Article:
Even 'relatively weak' hurricane could sideline hundreds of coastal hospitals, study warns

As several hospitals either hunker down or work to restore damages caused by Hurricane Ian, researchers are warning that an increasing number of East Coast metro hospitals are in danger of flooding should even a “relatively weak” hurricane come their way.

Researchers from the Harvard T.H. Chan School of Public Health say there are currently 25 metropolitan service areas across the Atlantic and Gulf Coast in which more than half of the hospitals could be flooded by a Category 2 storm—and that number is only going to increase during the next century of expected sea level increases.

“While innovation and investments to protect hospital buildings and operations are necessary to ensure care delivery during hurricanes, finding ways to improve patient and staff access to care may also be needed,” the researchers wrote in GeoHealth.

Across their full sample of 78 metropolitan statistical areas within 10 miles of a coast, the team estimated 147 hospitals (21.6% of total beds) could be inundated by a Category 1 storm while 306 hospitals (44.2% of total beds) would be at risk during a Category 4 storm.

Weighting the impact of threatened beds against a metro area’s population, the researchers found that a Category 2 hurricane would have the greatest impact on care for Florida’s Miami-Fort Lauderdale-West Palm Beach areas, followed by the Northeast’s New York-Newark-Jersey City and Boston-Cambridge-Newton areas.

Road flooding is also a substantial concern for coastal hospitals, according to the analysis. In 18 of the examined metro areas, more than half of the roads within a mile of a hospital were at risk of flooding during a Category 2 storm, researchers wrote.

Sea level increases projected to continue in the coming years should also be a concern, they wrote.

An 0.82-meter (2.69-foot) rise expected to occur in the next century significantly increases coastal hospitals’ odds of flooding from a hurricane of any strength, according to the study. The rise would also increase the number of hospital beds at risk of flooding during a Category 2 storm by more than 50% in seven of the study’s metropolitan service areas, the researchers wrote.

“With prospects of more intense hurricanes making landfall atop higher seas owing to climate change, greater resilience to hurricanes will be necessary to ensure that healthcare remains viable when it is needed most,” researchers wrote in the journal.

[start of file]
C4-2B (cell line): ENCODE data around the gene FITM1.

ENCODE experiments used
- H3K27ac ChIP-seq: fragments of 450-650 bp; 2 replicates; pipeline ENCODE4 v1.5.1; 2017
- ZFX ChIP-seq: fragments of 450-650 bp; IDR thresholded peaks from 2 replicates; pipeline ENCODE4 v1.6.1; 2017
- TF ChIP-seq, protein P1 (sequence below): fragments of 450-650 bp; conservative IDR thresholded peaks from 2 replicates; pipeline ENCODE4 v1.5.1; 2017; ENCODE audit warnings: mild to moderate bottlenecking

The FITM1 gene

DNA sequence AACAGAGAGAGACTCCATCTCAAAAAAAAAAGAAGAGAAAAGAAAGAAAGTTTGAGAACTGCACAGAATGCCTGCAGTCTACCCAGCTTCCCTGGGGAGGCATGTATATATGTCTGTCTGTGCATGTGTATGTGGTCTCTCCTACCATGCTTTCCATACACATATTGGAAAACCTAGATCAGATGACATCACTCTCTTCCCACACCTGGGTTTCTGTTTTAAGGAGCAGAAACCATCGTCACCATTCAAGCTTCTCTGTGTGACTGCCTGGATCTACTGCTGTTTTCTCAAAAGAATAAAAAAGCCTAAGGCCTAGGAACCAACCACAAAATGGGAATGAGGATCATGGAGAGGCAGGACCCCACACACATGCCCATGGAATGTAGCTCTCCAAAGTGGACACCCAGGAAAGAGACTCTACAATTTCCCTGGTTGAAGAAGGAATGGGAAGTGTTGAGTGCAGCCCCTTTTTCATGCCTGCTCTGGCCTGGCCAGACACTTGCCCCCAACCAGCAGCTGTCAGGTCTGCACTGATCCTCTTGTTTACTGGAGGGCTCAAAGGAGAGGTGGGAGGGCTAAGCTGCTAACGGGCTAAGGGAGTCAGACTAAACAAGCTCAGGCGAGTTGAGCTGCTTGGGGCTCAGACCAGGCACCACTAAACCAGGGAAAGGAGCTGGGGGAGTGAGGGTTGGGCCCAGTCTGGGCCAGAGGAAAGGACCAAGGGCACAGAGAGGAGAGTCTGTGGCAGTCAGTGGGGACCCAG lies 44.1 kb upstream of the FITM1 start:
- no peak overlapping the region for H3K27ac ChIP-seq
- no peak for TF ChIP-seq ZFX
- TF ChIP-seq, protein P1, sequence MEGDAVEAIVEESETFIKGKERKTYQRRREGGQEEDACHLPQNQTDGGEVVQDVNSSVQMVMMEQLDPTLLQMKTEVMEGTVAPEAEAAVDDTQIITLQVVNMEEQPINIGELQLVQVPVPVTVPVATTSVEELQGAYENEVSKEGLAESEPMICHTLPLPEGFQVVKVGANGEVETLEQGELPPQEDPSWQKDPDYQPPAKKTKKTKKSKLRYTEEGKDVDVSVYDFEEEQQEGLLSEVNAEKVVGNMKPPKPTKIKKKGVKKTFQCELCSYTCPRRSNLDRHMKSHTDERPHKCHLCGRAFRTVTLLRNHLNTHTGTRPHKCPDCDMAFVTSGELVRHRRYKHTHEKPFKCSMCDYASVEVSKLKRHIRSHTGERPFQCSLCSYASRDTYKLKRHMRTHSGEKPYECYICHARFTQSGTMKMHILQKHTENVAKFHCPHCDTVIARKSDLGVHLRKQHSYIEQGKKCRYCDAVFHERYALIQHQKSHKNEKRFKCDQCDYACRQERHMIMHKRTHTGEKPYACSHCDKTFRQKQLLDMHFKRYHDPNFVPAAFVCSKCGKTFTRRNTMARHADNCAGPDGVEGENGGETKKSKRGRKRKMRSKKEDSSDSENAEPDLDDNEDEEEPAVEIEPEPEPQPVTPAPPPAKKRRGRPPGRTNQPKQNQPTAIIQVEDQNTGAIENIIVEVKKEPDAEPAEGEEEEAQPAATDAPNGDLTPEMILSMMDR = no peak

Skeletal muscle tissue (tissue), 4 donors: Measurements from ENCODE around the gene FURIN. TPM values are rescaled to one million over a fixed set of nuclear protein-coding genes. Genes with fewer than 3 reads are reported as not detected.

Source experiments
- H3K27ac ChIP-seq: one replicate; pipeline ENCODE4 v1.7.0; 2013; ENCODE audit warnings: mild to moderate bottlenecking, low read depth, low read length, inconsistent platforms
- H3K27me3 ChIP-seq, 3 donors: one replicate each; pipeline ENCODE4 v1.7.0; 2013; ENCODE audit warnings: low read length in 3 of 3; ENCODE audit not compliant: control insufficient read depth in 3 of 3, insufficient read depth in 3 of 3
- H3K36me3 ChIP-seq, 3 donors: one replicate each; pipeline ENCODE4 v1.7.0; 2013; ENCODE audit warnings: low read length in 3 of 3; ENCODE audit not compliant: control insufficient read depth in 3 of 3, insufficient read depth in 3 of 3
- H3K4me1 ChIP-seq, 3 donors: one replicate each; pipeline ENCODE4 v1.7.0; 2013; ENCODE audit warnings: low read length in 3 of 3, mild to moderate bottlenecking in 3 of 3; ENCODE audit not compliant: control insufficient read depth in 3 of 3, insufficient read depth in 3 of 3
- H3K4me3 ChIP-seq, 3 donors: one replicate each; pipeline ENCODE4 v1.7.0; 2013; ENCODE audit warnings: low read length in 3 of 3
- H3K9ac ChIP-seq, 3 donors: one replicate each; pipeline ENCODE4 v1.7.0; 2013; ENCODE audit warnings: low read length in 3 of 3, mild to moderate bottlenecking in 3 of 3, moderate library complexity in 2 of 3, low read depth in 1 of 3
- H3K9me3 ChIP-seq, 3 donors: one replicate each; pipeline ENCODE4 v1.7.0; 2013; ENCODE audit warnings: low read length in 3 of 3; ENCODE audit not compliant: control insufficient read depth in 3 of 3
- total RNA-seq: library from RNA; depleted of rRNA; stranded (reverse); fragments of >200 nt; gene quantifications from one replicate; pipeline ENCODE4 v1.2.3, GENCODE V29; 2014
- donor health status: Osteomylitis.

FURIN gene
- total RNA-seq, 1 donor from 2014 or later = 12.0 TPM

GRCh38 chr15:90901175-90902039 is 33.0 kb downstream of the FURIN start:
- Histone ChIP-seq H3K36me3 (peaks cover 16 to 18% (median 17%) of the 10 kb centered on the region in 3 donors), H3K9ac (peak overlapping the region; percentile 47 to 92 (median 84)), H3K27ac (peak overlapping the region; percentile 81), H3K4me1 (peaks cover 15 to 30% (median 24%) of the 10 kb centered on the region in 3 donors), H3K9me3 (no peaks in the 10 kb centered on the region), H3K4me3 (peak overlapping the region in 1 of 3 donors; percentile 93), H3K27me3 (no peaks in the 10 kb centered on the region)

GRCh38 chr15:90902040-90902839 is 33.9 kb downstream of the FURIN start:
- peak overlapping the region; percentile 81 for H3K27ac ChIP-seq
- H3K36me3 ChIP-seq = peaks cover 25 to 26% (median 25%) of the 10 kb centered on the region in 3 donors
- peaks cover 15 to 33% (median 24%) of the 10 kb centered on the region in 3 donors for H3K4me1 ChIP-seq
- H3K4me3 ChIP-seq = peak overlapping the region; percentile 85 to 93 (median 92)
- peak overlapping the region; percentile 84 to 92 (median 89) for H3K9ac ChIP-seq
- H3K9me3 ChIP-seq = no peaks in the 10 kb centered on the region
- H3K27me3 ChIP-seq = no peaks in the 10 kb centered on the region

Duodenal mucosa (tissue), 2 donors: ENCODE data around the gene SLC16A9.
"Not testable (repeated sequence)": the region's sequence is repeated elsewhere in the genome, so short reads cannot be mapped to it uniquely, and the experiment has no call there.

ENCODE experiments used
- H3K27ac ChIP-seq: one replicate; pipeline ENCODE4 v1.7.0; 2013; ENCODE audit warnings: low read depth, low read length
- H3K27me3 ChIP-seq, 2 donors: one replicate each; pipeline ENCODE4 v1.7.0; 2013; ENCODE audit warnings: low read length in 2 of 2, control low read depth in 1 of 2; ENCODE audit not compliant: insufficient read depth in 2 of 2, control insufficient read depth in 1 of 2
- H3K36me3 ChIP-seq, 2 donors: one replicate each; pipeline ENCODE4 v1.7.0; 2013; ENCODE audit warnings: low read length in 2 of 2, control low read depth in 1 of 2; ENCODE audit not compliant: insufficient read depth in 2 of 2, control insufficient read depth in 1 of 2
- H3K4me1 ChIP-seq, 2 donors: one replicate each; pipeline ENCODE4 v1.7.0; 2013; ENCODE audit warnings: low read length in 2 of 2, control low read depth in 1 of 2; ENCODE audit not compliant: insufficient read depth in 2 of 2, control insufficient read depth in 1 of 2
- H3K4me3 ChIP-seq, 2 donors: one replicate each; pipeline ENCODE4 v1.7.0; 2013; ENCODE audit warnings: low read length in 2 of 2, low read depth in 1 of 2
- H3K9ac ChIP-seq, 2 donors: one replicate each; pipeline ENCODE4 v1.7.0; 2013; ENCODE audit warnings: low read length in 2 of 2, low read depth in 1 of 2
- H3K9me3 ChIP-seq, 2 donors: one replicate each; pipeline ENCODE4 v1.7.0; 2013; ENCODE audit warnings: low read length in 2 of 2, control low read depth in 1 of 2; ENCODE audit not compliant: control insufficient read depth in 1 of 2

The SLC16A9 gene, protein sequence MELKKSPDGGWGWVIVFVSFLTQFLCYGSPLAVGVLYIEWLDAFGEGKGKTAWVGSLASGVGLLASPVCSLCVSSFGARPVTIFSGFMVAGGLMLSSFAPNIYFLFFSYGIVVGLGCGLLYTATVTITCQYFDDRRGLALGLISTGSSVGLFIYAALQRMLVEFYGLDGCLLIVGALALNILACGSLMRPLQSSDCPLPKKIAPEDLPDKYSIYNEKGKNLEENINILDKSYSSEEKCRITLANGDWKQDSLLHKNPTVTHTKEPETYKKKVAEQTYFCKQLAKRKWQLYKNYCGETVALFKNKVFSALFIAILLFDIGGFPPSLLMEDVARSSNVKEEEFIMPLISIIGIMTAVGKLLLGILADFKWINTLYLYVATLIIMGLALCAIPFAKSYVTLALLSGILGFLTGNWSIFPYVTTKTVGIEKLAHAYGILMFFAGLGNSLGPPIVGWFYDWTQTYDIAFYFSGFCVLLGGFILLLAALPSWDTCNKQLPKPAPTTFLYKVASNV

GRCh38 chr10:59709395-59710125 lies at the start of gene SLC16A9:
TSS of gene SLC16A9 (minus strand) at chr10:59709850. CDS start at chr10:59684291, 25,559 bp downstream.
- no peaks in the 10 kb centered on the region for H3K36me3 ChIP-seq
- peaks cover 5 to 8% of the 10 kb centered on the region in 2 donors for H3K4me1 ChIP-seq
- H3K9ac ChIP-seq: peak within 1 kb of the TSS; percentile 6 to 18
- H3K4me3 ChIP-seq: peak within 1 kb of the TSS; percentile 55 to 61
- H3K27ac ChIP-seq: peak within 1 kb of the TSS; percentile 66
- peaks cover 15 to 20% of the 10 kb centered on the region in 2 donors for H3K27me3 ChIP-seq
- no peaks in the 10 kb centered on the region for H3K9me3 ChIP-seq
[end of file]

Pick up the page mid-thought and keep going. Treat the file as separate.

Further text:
The Harvard researchers’ warning comes roughly a week and a half after a congressional report in which the majority of health systems and other provider organizations reported operational disruption from several extreme weather events within the past half-decade.

Those events cost organizations anywhere from $28,000 to $22 million in facility damage and service interruptions, Congress found, yet just over a third said they had implemented a climate action or preparedness plan for any future weather-based disruptions.

Notably, the Geohealth study’s Category 2 cutoffs were well below what much of Florida faced Wednesday when Hurricane Ian hit the western coast as a Category 4 storm, according to the National Hurricane Center. The storm passed through the state and reentered the Atlantic Ocean, where it returned to a Category 1 status before hitting the Carolinas.

Sixteen hospitals, 47 nursing homes and 115 assisted living facilities had been evacuated or were in the process of evacuating as of Friday afternoon.

Mary Mayhew, president and CEO of the Florida Hospital Association, told Fierce Healthcare that structural damage to hospitals paled in comparison to the impact of power grid shutdowns and water supply cutoffs.

Healthcare organizations have little control over these local infrastructure issues as well as the road flooding warned of in the GeoHealth study, Mayhew said. For emergency situations, hospitals can best prepare by maintaining relationships with local, regional and state leaders.

“When the crisis occurs and the phone call is made, it is incredibly beneficial to have had an established relationship,” she told Fierce Healthcare. “The response to Hurricane Ian is a perfect example of why these relationships are critical, and [of] the importance of sustaining that kind of relationship building even when the crisis isn’t at your door.”